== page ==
The Pittsburgh Penguins have been among the teams at the forefront over the past couple years in pushing for a ban on head shots. Penguins GM Ray Shero proposed a zero tolerance rule on banning head shots at the 2011 General Manager Meetings, a proposal that didn’t get much traction, but nonetheless, the Penguins have been among the most active organizations in trying to get others to come around on the idea.
The Penguins have also been an organization that has come out publicly, at least Shero has, in being in favor of banning fighting.
For those reasons it’s no surprise the Penguins came off as hypocrites in the past to some around the league for continuing to stand by Matt Cooke, but looking at the situation in front of the Penguins with James Neal right now, it’s not surprising to hear that quite a few important members of the organization are very disappointed in how Neal didn’t take responsibility for his actions.
I wouldn’t look for anybody of interest in the organization to question the length of Neal’s suspension. They feel he got what he deserved and probably deserved a longer suspension.
What’s going to be interesting is if Neal sings a different tune when he speaks to the media next. I’m told there will be a push from the Penguins for Neal to come out and take a bit more responsibility but no guarantee he does, though, guess here is he does in some way.
Neal has now been suspended three times and has a reputation as being a “sneaky” head hunter, one former player told me. Because the Penguins have Evgeni Malkin and Sidney Crosby, what gets lost is really how great of a goal scorer Neal is. Few can shoot the puck like him and he should be a player that the NHL can market but he’s now mixed in with that black cloud of thuggery that follows the NHL.
This Penguins coaching staff has its faults and in most win-now NHL franchises, Dan Bylsma would probably be out of a job after four straight disappointing playoff runs and how the Penguins lost the past couple years. That said, the Penguins adjustment systematically in doing less pinching from their d-men and collapsing to the middle in the defensive zone has been a big development and positive for the coaching staff.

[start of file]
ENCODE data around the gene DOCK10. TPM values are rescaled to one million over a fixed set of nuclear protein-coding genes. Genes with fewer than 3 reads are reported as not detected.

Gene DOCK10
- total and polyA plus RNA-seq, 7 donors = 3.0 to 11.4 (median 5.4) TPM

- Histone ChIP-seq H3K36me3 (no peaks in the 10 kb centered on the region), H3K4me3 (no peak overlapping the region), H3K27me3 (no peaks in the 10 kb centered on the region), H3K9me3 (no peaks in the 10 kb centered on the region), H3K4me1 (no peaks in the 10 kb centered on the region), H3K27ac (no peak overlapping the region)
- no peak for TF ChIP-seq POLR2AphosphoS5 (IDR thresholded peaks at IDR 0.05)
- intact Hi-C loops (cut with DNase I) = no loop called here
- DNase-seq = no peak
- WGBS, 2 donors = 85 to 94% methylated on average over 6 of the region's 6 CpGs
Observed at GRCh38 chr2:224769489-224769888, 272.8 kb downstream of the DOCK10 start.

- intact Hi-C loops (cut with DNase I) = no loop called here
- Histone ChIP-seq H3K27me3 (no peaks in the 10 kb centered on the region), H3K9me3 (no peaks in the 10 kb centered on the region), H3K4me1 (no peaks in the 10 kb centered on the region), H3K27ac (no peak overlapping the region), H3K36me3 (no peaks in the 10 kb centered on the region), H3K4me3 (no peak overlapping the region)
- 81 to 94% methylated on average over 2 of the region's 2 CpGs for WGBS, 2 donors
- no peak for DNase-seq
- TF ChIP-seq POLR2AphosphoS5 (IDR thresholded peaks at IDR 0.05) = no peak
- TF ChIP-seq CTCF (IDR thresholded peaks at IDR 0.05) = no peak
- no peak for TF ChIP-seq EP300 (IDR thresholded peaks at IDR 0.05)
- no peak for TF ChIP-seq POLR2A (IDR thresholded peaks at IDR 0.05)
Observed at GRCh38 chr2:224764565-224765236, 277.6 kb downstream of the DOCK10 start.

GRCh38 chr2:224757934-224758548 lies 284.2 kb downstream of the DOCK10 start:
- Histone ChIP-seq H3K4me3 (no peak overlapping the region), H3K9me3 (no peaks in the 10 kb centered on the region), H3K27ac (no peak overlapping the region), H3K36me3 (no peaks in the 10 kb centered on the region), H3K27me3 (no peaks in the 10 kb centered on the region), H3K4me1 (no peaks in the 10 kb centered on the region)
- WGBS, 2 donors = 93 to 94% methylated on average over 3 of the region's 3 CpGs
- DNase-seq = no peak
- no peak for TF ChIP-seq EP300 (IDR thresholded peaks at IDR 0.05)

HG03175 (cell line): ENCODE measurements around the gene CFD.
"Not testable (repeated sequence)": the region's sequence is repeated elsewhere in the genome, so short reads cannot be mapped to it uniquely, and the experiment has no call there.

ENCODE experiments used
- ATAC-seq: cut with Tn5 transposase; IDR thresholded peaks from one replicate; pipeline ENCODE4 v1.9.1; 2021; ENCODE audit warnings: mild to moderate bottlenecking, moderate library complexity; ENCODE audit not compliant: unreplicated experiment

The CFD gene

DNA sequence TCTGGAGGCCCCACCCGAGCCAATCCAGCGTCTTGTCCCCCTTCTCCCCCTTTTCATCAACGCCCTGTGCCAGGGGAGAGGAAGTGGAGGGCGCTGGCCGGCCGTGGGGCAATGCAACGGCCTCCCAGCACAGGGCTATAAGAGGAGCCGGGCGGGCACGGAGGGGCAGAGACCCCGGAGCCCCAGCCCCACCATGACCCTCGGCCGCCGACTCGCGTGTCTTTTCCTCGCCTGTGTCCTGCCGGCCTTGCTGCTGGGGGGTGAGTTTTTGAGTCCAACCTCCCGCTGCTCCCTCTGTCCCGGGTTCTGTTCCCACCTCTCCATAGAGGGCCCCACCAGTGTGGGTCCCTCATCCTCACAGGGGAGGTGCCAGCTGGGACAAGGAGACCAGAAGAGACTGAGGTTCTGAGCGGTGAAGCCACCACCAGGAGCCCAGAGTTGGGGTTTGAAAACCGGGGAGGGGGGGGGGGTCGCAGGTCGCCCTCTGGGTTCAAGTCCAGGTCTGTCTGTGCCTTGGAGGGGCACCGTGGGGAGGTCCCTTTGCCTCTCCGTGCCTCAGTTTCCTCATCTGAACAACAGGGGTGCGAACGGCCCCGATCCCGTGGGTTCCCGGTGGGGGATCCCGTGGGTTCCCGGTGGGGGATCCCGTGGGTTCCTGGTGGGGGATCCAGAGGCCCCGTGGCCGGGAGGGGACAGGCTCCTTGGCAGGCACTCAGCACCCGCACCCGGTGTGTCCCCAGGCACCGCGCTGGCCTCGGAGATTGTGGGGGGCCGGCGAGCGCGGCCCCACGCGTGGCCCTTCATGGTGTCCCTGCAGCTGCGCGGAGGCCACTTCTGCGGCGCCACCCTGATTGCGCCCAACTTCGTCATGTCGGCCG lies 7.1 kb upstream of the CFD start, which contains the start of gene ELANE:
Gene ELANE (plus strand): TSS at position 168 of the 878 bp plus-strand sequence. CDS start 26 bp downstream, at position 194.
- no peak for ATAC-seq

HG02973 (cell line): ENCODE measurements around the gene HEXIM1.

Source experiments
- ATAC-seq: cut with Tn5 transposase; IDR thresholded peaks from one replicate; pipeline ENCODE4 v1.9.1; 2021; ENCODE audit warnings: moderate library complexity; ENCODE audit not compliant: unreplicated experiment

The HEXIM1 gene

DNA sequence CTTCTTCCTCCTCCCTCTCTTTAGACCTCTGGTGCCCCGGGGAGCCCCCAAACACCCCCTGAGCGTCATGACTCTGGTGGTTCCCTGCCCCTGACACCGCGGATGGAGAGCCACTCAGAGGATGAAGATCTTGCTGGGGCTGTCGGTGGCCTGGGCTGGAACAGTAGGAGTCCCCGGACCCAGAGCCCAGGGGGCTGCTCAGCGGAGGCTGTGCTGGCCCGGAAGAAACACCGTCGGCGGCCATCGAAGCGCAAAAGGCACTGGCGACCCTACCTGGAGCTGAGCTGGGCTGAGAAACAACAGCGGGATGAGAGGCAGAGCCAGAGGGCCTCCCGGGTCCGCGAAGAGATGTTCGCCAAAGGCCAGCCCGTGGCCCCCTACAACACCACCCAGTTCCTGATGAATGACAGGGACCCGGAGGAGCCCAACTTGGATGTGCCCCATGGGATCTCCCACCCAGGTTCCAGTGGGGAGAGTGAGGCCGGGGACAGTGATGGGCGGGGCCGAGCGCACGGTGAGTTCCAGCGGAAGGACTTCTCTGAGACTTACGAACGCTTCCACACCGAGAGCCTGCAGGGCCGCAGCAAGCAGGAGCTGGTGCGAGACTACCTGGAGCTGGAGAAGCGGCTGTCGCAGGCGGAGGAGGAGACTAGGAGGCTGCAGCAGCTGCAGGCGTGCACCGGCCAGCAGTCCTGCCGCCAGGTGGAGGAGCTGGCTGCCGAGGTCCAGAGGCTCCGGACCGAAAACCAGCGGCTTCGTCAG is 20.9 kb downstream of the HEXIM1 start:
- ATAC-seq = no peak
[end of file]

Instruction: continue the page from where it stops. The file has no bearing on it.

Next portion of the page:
It’s no secret the type of system change defensively the Penguins have made should have happened a few years ago, but the way the Penguins now defend could be a huge difference maker come playoff time if the Penguins can break their previous bad habits over a seven game series. That is going to be fascinating to watch.

The Penguins are now 5th in the NHL in goals against, giving up just 2.22 per game. They have done a great job of also making life easier on Marc Andre Fleury who is going to have all of the pressure in the world on him come April.
Columbus coach Todd Richards on the Penguins stout defensive play Monday night. “We didn’t have clean shooting lanes,” Richards said. “They created a lot of second chances, it seems like they created rebounds off Mac’s pads, and it seems like our shots were caught or hit (Fleury) in the chest.”
Evgeni Malkin is playing like the best player in the game right now and he’s closing in on some milestones. Malkin is two points away from 600 career points and 12 games away from 500 career games. Malkin right now has 598 points in 498 career games.
Sidney Crosby last week hit the 500 game plateau and had the sixth most points in NHL history at the 500 game mark with 706. Evgeni Malkin is not going to be in that ballpark.